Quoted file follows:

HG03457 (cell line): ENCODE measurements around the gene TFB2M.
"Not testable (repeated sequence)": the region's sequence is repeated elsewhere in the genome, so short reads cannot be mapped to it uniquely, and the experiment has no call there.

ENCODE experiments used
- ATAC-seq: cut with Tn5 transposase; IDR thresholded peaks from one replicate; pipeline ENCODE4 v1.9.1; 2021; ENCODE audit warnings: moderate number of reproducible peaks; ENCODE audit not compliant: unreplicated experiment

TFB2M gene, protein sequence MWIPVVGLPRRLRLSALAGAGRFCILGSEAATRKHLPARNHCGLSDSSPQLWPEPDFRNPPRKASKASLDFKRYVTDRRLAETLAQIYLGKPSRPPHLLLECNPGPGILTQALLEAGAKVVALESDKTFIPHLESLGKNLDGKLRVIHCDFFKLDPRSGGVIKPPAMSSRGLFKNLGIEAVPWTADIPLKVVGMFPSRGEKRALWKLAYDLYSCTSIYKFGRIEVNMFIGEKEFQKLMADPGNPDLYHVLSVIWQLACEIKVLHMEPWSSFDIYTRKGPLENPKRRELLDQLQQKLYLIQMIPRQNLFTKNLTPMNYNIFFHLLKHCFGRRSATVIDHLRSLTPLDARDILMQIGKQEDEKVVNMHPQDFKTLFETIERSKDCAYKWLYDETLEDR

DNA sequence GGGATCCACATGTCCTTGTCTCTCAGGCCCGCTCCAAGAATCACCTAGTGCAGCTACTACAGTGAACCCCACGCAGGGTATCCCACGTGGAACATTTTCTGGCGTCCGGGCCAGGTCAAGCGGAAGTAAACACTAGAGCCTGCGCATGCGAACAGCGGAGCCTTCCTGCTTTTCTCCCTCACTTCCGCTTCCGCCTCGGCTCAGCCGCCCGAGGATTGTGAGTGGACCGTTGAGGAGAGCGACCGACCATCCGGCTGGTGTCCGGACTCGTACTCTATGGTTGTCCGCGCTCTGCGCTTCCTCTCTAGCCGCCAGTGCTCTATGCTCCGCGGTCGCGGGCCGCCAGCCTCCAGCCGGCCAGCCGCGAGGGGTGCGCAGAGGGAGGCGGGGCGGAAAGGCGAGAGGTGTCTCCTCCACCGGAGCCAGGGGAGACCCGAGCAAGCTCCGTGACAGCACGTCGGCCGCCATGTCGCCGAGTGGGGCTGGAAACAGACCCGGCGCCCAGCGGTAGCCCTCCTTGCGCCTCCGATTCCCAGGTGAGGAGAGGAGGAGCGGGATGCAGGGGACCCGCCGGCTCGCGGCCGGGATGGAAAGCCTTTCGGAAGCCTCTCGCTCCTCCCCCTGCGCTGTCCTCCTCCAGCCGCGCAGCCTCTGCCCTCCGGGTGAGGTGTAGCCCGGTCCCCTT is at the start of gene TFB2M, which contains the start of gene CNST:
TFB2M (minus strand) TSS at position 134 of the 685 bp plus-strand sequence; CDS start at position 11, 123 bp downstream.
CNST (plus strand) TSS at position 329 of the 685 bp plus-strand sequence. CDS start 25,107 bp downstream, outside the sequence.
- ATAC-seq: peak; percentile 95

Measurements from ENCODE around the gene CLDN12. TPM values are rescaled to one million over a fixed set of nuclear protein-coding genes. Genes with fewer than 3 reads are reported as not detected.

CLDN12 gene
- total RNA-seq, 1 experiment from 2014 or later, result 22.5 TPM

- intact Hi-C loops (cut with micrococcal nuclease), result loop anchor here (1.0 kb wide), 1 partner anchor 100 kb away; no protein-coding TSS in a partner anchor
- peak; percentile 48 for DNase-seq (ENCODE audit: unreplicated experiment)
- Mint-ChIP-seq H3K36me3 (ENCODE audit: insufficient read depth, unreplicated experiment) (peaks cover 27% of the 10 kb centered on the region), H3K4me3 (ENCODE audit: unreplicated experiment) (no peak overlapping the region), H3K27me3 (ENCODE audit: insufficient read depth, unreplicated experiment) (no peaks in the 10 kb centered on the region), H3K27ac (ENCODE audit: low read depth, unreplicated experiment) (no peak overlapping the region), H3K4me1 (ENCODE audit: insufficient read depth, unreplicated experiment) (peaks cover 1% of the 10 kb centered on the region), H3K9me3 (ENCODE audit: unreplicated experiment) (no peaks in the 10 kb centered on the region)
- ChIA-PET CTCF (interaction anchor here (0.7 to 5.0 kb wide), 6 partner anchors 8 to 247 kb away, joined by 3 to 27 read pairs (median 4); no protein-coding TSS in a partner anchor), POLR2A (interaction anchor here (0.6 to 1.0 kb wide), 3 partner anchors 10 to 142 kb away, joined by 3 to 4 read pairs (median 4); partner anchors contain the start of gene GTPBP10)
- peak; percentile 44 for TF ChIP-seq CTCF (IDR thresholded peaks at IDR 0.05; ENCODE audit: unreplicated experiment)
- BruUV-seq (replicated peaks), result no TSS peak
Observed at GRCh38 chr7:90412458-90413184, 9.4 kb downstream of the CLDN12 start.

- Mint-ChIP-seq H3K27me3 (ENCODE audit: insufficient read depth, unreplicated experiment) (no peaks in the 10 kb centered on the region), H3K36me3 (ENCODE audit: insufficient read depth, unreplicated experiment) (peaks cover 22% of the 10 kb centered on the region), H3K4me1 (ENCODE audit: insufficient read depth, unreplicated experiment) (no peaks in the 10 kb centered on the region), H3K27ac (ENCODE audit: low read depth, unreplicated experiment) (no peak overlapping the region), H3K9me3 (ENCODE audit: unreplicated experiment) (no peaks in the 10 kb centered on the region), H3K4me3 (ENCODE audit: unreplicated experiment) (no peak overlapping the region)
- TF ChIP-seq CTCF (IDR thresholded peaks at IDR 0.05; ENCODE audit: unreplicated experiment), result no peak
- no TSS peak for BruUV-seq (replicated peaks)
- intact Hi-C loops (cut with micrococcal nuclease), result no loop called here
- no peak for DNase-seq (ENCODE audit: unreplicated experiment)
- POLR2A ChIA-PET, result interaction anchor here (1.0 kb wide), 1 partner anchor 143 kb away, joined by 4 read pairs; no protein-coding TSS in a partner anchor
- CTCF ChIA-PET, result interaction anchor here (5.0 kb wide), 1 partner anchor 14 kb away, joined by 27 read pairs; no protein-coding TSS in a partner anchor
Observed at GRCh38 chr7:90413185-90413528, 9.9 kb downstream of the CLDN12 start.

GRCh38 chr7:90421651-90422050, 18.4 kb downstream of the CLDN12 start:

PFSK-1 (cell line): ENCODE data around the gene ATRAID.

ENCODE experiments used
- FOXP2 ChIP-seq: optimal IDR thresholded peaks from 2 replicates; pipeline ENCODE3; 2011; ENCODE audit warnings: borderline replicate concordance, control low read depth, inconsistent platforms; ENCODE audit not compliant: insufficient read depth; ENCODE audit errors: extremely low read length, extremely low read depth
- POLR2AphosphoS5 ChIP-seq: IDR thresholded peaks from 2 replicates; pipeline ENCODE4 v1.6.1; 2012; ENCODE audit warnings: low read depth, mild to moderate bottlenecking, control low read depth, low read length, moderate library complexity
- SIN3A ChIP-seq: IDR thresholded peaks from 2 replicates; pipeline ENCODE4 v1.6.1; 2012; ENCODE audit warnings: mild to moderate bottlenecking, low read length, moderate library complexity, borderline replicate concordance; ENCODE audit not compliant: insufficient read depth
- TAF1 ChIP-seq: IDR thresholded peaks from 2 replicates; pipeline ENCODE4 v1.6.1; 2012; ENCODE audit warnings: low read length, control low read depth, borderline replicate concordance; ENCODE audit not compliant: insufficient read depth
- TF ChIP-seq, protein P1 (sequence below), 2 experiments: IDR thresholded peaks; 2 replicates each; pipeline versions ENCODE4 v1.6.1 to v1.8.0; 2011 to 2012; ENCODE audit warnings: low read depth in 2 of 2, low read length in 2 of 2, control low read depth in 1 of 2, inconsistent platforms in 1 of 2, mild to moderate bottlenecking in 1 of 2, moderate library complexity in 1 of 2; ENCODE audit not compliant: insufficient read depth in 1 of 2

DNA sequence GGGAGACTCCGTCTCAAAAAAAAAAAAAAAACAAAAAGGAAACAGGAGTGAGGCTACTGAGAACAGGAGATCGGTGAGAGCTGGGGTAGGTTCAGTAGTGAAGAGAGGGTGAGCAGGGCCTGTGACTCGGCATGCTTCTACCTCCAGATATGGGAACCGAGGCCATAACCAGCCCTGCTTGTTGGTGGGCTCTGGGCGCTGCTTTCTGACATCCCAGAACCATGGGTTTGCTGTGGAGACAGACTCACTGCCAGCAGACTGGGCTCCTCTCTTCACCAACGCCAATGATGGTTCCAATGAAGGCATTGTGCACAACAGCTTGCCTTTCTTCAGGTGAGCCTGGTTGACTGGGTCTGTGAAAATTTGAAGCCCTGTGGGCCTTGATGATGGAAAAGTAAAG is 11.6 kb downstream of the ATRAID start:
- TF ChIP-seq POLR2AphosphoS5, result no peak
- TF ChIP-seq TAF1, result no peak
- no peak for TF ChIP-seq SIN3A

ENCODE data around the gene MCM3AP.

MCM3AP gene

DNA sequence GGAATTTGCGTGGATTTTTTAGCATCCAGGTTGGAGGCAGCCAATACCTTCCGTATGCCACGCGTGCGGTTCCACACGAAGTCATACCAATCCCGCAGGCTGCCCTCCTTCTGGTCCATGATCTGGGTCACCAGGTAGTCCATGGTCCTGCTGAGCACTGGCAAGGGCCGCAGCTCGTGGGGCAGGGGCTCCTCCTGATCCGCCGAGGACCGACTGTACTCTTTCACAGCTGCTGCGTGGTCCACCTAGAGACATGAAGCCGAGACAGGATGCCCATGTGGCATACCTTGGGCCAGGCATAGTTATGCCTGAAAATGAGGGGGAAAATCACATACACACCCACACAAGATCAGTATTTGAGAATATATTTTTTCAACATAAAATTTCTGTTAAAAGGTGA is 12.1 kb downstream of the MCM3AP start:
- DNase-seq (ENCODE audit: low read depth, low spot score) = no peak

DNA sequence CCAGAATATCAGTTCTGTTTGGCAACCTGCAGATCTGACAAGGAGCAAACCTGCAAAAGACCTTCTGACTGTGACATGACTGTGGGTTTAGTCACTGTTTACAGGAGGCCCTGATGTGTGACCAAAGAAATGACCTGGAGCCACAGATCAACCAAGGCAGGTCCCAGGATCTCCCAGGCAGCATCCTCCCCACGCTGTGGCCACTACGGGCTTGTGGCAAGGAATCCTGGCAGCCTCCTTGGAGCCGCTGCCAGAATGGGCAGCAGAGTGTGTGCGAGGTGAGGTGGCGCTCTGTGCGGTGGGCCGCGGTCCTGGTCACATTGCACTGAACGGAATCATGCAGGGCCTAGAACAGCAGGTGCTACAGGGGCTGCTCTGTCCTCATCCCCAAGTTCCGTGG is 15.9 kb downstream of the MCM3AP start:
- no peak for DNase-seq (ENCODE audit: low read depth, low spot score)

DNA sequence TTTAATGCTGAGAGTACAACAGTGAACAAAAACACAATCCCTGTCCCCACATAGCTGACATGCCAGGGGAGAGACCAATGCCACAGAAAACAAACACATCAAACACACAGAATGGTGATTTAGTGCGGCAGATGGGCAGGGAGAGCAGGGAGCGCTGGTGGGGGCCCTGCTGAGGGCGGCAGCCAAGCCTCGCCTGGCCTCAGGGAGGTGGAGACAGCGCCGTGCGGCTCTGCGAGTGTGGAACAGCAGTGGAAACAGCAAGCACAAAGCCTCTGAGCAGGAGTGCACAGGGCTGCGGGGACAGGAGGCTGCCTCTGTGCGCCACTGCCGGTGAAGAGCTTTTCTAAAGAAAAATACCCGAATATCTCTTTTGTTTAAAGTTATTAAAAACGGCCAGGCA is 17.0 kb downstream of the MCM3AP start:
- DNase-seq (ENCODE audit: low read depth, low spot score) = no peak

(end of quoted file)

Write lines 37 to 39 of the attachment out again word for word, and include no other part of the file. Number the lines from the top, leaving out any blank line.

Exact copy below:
- TF ChIP-seq POLR2AphosphoS5, result no peak
- TF ChIP-seq TAF1, result no peak
- no peak for TF ChIP-seq SIN3A